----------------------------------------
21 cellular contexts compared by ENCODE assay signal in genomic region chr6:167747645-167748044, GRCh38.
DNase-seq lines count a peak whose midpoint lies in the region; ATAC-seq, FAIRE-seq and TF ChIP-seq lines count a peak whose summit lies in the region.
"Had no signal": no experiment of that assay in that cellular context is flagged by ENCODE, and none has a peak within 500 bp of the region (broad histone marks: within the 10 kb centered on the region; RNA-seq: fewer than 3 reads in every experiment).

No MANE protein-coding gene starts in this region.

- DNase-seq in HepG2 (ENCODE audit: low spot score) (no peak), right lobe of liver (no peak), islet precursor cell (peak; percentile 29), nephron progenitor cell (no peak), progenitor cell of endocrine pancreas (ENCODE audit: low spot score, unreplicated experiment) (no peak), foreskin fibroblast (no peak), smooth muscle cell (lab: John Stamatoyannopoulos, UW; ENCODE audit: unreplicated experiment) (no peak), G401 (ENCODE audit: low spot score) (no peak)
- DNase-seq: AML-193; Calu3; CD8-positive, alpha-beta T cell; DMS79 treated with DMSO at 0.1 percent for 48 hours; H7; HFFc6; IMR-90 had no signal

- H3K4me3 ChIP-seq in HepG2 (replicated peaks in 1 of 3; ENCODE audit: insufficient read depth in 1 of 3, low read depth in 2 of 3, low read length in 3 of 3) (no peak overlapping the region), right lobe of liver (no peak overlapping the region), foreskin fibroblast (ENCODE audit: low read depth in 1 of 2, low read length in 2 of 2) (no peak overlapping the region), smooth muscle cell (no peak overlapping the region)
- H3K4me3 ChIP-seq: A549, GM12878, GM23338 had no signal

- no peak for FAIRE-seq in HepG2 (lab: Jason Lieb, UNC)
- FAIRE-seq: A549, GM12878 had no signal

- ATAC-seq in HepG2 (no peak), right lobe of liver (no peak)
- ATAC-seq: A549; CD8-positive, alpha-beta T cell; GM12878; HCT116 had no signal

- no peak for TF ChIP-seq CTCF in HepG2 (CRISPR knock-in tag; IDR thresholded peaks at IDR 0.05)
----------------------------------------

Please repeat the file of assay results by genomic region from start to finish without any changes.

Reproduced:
21 cellular contexts compared by ENCODE assay signal in genomic region chr6:167747645-167748044, GRCh38.
DNase-seq lines count a peak whose midpoint lies in the region; ATAC-seq, FAIRE-seq and TF ChIP-seq lines count a peak whose summit lies in the region.
"Had no signal": no experiment of that assay in that cellular context is flagged by ENCODE, and none has a peak within 500 bp of the region (broad histone marks: within the 10 kb centered on the region; RNA-seq: fewer than 3 reads in every experiment).

No MANE protein-coding gene starts in this region.

- DNase-seq in HepG2 (ENCODE audit: low spot score) (no peak), right lobe of liver (no peak), islet precursor cell (peak; percentile 29), nephron progenitor cell (no peak), progenitor cell of endocrine pancreas (ENCODE audit: low spot score, unreplicated experiment) (no peak), foreskin fibroblast (no peak), smooth muscle cell (lab: John Stamatoyannopoulos, UW; ENCODE audit: unreplicated experiment) (no peak), G401 (ENCODE audit: low spot score) (no peak)
- DNase-seq: AML-193; Calu3; CD8-positive, alpha-beta T cell; DMS79 treated with DMSO at 0.1 percent for 48 hours; H7; HFFc6; IMR-90 had no signal

- H3K4me3 ChIP-seq in HepG2 (replicated peaks in 1 of 3; ENCODE audit: insufficient read depth in 1 of 3, low read depth in 2 of 3, low read length in 3 of 3) (no peak overlapping the region), right lobe of liver (no peak overlapping the region), foreskin fibroblast (ENCODE audit: low read depth in 1 of 2, low read length in 2 of 2) (no peak overlapping the region), smooth muscle cell (no peak overlapping the region)
- H3K4me3 ChIP-seq: A549, GM12878, GM23338 had no signal

- no peak for FAIRE-seq in HepG2 (lab: Jason Lieb, UNC)
- FAIRE-seq: A549, GM12878 had no signal

- ATAC-seq in HepG2 (no peak), right lobe of liver (no peak)
- ATAC-seq: A549; CD8-positive, alpha-beta T cell; GM12878; HCT116 had no signal

- no peak for TF ChIP-seq CTCF in HepG2 (CRISPR knock-in tag; IDR thresholded peaks at IDR 0.05)